Today, was Grandma Alice’s Funeral, and I noticed that several of the teens who attended looked like they felt awkward. Maybe they weren’t sure what to do, or how to behave. They dealt with it very well—don’t get me wrong, but I wondered, had anyone checked in with them to ask if they were okay? We tend to give a lot of attention to the closest relatives of the deceased (and rightly so, they need it) but I worry about the teens. They seem kind of disconnected. I know they feel the loss, but how are they dealing with the grief? And how are they dealing with watching their parents fall apart? I have a feeling that this is where religious ritual comes into play, and no matter which religion is for your family, there is a ritual of sorts for dealing with death. I’ve noticed, even at the Catholic Church that I was at today, that rituals seem to have loosened. Is it just me? I mean, there was a very particular way to say certain prayers, at certain times, you knelt during some, you stood during others, and you recited very particular responses—many of these were absent (or loosely suggested) today. I found it just a little disturbing, and the fact that it disturbed me disturbed me. At one time I would have let that roll right off my back (like water off a duck’s back, as Grandpa Henry would say), but not today. Today, I needed the comfort of ritual. Does that make me weak? Perhaps. But I believe it also makes me human.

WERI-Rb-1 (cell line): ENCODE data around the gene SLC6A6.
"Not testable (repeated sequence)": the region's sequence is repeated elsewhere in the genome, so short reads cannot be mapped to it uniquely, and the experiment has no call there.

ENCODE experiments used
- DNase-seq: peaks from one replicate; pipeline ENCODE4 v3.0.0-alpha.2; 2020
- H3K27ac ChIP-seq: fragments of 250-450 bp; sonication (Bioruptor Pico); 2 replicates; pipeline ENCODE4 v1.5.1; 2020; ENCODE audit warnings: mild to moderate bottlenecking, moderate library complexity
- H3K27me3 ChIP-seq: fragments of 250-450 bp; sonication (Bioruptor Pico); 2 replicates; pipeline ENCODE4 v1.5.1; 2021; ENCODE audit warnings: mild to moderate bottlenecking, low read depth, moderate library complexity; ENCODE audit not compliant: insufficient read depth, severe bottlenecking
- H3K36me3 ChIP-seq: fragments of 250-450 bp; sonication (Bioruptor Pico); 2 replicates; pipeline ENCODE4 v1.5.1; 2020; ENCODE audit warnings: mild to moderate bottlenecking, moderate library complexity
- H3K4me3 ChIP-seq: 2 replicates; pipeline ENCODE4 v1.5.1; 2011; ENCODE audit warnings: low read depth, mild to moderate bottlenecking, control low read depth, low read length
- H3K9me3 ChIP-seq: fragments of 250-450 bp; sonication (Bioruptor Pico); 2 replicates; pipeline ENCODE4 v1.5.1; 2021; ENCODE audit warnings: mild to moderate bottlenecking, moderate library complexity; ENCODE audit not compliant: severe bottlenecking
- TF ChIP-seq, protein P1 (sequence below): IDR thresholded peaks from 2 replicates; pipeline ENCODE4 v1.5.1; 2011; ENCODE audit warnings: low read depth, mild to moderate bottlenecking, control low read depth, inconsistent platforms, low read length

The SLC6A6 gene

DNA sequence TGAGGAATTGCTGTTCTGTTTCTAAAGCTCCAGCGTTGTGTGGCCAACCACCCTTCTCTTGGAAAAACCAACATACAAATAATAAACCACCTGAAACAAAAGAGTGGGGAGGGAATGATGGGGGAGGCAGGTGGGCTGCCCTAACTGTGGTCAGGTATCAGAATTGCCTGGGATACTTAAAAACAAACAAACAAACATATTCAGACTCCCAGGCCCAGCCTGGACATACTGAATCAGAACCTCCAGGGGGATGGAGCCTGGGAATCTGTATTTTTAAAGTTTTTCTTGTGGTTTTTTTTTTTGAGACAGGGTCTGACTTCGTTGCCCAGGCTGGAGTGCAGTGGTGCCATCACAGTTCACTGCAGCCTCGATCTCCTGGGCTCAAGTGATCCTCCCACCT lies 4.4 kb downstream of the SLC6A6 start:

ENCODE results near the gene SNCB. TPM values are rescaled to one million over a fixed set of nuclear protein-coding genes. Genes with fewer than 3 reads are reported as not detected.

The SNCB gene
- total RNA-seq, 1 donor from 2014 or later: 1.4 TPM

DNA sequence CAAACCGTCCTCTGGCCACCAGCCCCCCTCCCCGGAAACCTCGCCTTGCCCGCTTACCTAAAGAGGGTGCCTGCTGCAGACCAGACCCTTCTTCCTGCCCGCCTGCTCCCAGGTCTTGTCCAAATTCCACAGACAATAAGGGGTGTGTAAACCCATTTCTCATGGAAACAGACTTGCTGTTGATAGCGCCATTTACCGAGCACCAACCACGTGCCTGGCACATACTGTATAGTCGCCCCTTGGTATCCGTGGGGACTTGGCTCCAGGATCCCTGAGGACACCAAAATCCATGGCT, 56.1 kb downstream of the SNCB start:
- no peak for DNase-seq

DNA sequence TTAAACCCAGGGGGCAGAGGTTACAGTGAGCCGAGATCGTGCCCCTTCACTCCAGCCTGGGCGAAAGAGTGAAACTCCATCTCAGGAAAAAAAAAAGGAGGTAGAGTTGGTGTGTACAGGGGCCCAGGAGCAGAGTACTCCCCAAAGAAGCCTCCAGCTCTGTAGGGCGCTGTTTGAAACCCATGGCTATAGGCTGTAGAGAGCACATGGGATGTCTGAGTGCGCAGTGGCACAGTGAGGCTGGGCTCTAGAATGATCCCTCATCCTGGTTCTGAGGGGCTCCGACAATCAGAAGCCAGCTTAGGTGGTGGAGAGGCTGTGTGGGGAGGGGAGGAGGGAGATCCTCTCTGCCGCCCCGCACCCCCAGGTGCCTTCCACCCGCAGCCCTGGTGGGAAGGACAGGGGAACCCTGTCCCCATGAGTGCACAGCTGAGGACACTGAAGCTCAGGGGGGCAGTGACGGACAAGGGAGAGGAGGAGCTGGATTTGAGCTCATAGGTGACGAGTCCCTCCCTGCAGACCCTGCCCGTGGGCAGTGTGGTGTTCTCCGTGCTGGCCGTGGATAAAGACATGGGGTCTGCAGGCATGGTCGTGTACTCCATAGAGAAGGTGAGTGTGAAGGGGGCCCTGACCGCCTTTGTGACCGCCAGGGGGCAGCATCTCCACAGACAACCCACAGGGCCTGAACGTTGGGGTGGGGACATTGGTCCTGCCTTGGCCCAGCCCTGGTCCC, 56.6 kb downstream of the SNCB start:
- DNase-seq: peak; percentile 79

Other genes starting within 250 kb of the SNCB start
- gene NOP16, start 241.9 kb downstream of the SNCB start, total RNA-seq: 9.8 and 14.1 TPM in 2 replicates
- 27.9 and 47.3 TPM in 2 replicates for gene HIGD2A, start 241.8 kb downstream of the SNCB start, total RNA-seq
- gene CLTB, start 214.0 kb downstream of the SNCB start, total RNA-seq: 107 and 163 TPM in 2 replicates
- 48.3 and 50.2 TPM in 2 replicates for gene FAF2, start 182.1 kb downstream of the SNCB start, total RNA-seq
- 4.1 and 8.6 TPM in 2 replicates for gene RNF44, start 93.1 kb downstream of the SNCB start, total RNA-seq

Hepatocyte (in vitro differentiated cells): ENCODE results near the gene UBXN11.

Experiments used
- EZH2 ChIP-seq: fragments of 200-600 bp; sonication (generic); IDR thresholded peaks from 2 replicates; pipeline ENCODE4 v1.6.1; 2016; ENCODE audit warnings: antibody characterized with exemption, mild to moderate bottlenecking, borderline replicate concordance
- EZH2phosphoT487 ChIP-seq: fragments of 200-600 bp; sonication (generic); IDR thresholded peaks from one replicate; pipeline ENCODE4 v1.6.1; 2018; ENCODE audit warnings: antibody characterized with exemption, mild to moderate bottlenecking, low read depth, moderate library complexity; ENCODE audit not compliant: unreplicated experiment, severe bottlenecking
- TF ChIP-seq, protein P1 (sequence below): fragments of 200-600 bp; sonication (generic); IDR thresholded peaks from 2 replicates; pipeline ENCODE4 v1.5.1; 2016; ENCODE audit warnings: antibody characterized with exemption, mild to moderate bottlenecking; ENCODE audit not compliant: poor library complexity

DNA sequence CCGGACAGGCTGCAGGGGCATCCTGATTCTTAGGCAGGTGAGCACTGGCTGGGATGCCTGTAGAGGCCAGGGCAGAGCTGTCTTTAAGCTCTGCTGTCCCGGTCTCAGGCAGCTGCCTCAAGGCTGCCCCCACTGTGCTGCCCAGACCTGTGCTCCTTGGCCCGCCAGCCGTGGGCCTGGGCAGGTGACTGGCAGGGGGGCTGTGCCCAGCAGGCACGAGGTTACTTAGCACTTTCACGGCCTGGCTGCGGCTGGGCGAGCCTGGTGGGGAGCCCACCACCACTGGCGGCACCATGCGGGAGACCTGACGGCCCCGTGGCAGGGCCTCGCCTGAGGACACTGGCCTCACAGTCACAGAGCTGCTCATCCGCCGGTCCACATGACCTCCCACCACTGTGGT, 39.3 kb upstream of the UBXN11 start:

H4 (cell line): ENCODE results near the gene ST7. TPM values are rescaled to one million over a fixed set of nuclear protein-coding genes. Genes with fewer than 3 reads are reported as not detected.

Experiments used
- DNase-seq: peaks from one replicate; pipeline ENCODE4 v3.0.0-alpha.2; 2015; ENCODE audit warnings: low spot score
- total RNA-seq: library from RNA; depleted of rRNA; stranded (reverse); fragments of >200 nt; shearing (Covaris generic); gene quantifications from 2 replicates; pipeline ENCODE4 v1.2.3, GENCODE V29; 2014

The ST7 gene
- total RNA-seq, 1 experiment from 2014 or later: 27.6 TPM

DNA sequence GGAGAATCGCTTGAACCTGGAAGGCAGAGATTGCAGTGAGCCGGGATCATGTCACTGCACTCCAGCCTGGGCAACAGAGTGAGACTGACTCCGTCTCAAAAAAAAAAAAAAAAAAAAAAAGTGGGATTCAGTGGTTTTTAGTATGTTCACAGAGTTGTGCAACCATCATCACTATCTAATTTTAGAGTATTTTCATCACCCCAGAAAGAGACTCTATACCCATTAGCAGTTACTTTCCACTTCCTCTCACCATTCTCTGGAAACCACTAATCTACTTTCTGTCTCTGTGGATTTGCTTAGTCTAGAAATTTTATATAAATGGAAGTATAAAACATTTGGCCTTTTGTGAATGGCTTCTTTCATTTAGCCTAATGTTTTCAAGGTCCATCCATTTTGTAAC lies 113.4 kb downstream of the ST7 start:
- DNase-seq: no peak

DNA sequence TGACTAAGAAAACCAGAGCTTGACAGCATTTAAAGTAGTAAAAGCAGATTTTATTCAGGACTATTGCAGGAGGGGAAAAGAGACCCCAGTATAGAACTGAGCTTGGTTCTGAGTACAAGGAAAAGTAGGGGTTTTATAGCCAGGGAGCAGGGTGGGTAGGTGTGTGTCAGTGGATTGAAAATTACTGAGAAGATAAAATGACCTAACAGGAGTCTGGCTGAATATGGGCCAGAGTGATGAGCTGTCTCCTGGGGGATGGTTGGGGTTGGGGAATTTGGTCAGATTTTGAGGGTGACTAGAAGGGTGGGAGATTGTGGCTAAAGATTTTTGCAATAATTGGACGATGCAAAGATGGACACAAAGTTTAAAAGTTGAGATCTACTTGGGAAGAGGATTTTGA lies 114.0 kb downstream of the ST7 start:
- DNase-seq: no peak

If you have suggested readings for teens dealing with the death of a loved one, please leave titles in the comments. I’d like to pass on the suggestions to the teens I know. Your suggestions could help struggling teens dealing with loss.
Thank you for helping me make a difference.
Julianna M. Cruz is a teacher, an author, and an Inlandian.